There is currently in developing practical quantum information processors for applications such as quantum simulation and computation. These machines require a host of technologies to initialize, manipulate, and readout quantum bits with high fidelity. In this talk, I will present the use of third order nonlinearities and parametric drives to address two of these issues: enhancing the readout fidelity of transmon qubit with two-mode squeezed readout, and creating an engineered bath to change the relaxation rate and steady-state population of a transmon qubit. In superconducting circuits, qubit readout using coherent light with fidelity above 99% has been achieved by using quantum-limited parametric amplifiers such as the Josephson Parametric Converter (JPC). In the first part of the talk, I will demonstrate a new scheme to measure a transmon qubit/cavity system with an unbalanced two-mode squeezed light interferometer formed from two JPCs. The first amplifier generates two-mode squeezed vacuum at its output, which is coherently recombined by the second amplifier after one branch is shifted and displaced by the transmon's state after it interacts with the qubit/cavity system on one arm of the interferometer. We have observed a 44% improvement in power Signal-to-Noise Ratio (SNR) of projective readout compared to that of coherent light readout in the same system. To investigate the quantum properties of the two-mode squeezed light in the system, I also studied weak measurement and found, surprisingly, that tuning the interferometer to be as unprojective as possible was associated with an increase in the quantum efficiency of our readout relative to the optimum setting for projective measurement. In the second part of my talk, I will introduce the implementation of a controllable thermal bath for a transmon qubit by parametrically coupling it to a lossy Superconducting Nonlinear Asymmetric Inductive eLement (SNAIL). The carefully chosen parametric processes together with the dissipative SNAIL allow us to control the effective “heating” and “cooling” processes of the system, which leads to an engineerable bath that is seen by the qubit. The equilibrium temperature of the qubit and the rate it relaxes to its steady state is therefore controlled by the parametric drives. I will conclude with a discussion of the outlook for both experiments, and for parametric controls more generally.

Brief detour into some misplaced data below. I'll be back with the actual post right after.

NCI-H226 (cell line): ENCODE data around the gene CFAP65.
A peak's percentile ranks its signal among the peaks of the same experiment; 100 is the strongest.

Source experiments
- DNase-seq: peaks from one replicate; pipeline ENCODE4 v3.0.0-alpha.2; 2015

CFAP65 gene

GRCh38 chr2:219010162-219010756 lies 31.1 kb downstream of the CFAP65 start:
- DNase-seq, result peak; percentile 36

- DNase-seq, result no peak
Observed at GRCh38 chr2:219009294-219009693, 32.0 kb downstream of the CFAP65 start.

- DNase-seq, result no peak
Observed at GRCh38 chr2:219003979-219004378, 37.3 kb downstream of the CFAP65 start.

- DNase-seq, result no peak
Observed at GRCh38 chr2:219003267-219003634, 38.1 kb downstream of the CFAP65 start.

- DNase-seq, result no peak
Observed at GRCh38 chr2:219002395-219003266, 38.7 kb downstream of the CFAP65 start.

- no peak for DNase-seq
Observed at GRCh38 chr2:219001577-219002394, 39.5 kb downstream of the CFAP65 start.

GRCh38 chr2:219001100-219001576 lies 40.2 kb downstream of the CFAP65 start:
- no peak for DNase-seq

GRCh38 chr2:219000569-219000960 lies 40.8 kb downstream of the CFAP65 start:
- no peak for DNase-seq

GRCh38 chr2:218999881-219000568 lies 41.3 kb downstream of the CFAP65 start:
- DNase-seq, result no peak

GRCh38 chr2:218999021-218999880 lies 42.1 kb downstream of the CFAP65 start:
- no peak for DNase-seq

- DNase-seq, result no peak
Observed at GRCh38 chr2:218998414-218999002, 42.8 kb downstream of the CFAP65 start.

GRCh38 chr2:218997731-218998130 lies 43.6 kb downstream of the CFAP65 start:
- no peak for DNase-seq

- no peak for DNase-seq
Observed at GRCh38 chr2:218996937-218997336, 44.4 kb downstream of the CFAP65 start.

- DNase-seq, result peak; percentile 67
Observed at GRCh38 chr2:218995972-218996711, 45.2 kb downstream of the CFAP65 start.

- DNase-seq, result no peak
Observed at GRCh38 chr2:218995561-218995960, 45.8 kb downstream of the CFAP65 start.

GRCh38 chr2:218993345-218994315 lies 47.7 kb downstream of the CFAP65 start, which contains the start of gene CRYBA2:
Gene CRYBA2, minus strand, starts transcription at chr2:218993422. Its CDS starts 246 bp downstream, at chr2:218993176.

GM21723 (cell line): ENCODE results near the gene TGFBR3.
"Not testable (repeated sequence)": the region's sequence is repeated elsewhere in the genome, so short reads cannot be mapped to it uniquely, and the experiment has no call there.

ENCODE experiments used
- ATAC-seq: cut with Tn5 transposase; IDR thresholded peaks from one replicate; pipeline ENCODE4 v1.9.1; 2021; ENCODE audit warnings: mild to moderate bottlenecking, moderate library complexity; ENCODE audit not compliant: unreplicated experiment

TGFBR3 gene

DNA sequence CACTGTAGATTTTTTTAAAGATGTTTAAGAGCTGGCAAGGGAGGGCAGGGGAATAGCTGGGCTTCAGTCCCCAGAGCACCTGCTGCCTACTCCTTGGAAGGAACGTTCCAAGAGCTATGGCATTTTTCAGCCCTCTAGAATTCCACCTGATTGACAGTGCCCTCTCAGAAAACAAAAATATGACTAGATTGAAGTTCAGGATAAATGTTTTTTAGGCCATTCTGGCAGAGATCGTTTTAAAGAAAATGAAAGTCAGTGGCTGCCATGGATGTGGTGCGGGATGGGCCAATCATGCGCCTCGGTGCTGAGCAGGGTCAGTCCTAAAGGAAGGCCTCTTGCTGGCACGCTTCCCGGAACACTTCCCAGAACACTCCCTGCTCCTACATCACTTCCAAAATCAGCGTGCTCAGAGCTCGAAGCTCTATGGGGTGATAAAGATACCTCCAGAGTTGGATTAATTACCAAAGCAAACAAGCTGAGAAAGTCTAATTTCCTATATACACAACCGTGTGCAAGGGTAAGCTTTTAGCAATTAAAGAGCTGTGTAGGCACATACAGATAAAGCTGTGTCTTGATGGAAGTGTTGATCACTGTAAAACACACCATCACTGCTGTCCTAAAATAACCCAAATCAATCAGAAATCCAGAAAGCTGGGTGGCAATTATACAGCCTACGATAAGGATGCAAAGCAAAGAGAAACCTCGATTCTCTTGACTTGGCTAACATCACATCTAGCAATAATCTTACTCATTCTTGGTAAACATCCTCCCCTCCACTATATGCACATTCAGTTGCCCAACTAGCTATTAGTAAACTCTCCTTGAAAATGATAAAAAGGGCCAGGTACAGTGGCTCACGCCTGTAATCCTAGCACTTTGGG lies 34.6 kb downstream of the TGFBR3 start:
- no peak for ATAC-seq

Please contact Stephen Bullwinkel (firstname.lastname@example.org) for Zoom link.